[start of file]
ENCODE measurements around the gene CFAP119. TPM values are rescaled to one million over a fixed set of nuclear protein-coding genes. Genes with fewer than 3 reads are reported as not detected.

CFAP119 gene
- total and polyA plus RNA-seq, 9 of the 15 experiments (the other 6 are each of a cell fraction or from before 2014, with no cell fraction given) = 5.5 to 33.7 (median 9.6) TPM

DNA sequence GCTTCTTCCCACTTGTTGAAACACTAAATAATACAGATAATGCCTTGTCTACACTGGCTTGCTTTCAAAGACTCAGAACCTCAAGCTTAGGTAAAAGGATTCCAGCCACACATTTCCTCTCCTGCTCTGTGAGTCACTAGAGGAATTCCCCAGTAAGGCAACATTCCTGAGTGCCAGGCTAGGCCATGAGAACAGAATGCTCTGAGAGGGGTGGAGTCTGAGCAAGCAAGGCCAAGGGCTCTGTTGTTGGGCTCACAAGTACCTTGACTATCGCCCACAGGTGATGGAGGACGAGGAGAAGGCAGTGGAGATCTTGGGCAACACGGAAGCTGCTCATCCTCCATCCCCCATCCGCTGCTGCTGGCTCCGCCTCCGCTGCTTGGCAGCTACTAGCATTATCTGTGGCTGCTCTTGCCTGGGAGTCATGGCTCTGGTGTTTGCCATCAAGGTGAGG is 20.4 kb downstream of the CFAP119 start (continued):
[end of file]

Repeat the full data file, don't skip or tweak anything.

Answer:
ENCODE measurements around the gene CFAP119. TPM values are rescaled to one million over a fixed set of nuclear protein-coding genes. Genes with fewer than 3 reads are reported as not detected.

CFAP119 gene
- total and polyA plus RNA-seq, 9 of the 15 experiments (the other 6 are each of a cell fraction or from before 2014, with no cell fraction given) = 5.5 to 33.7 (median 9.6) TPM

DNA sequence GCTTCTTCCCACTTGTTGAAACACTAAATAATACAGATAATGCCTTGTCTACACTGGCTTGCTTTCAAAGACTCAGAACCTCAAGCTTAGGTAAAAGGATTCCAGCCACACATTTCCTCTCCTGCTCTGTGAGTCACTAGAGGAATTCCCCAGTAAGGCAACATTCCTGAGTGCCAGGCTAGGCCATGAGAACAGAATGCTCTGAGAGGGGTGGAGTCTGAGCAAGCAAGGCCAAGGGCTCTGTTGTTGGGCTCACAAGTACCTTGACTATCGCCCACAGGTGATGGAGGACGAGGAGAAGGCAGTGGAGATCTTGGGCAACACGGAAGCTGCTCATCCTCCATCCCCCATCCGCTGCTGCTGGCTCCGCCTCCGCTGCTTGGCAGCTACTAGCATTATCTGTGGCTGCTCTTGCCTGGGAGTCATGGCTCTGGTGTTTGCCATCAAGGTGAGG is 20.4 kb downstream of the CFAP119 start (continued):